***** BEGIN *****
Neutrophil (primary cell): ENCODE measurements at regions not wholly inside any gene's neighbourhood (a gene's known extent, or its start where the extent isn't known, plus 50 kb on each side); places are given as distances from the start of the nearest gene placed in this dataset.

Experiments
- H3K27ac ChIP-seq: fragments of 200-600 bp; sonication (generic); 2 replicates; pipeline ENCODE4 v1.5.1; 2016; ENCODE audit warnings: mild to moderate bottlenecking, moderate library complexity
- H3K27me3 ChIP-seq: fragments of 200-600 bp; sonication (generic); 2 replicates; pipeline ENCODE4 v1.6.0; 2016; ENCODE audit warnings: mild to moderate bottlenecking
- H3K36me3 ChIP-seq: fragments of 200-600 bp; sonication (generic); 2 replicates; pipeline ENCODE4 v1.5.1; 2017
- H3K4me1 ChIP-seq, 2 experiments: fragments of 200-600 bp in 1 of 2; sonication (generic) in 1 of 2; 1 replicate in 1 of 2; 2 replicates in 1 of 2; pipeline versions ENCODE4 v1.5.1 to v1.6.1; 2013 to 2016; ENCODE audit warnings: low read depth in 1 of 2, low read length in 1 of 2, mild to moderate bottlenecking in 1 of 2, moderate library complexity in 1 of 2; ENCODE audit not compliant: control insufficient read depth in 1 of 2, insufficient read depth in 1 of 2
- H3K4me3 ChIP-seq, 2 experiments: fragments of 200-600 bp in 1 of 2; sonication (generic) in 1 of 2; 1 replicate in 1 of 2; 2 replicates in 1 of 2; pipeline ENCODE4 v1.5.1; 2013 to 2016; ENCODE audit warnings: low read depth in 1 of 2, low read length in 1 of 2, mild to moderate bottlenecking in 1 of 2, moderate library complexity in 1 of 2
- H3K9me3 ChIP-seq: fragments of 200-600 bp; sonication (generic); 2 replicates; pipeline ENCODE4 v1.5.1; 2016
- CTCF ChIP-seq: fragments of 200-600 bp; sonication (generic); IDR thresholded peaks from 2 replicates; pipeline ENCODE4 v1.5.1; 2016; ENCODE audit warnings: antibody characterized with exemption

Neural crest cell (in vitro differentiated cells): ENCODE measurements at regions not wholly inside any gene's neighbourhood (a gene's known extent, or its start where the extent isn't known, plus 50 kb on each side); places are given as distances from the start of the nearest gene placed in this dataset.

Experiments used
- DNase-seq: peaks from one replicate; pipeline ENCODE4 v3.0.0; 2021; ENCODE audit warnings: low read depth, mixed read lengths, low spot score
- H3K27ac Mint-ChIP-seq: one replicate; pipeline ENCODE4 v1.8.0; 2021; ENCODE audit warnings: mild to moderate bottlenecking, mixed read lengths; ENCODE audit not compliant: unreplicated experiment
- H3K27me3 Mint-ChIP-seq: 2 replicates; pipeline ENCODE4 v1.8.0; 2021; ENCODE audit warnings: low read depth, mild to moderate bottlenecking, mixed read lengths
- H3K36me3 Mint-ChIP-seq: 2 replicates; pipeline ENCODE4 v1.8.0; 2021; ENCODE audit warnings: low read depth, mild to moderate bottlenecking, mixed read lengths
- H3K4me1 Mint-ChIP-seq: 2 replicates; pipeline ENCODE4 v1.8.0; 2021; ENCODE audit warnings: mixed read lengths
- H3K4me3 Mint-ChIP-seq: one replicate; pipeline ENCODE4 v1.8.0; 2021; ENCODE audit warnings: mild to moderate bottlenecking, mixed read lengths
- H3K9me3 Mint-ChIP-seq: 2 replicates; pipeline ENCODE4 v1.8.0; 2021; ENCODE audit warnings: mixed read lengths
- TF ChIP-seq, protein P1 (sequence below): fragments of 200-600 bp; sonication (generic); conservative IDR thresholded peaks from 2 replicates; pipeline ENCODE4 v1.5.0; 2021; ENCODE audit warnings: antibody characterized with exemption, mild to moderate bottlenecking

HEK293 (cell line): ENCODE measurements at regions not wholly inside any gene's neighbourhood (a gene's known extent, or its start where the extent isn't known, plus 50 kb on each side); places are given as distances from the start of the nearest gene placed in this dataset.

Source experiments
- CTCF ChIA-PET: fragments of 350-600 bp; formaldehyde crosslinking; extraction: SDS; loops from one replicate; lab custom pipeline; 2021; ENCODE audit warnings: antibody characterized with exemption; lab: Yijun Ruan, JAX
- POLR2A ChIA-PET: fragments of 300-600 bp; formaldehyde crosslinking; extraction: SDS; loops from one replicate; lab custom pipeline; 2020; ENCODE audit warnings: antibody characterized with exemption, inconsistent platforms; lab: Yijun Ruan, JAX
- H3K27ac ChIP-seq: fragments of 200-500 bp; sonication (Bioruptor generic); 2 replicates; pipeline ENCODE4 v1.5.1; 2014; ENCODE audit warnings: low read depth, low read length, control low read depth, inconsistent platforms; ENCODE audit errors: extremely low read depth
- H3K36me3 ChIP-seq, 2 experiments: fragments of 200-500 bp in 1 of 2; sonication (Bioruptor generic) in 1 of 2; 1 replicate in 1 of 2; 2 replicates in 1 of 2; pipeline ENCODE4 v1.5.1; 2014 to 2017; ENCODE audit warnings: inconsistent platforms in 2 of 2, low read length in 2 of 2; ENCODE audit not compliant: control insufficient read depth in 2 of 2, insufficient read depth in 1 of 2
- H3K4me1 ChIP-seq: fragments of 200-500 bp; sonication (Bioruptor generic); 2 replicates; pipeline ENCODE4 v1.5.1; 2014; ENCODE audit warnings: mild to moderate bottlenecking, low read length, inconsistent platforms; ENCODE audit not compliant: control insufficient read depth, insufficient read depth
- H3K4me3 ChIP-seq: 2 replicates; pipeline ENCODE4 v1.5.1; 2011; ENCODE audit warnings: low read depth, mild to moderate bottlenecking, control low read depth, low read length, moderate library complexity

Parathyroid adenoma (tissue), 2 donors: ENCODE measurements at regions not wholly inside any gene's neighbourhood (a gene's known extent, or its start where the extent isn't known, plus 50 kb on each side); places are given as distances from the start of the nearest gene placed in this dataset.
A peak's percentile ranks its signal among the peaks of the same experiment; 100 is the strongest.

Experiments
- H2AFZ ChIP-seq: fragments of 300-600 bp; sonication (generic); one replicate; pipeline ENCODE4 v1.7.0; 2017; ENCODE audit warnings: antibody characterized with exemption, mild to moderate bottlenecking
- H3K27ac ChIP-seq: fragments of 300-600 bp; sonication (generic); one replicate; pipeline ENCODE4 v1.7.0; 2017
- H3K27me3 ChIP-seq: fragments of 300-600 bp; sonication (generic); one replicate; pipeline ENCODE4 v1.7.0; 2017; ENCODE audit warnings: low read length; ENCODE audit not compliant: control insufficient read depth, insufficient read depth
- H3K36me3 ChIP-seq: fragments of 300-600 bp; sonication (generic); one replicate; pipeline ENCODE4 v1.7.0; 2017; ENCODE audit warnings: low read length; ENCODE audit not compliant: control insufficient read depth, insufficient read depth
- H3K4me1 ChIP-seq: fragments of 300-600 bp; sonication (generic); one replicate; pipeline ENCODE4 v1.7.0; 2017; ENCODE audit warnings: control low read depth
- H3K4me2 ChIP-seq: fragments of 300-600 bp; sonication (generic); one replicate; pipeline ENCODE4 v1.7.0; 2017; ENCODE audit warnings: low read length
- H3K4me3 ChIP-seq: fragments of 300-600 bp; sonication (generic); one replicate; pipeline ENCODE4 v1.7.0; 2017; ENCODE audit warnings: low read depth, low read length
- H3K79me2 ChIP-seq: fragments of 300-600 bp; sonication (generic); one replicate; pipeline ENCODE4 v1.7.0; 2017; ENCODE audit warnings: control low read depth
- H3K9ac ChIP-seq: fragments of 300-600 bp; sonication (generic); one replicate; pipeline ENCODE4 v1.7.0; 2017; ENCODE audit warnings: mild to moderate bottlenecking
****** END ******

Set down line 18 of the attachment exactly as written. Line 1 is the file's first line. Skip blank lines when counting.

- H3K9me3 Mint-ChIP-seq: 2 replicates; pipeline ENCODE4 v1.8.0; 2021; ENCODE audit warnings: mixed read lengths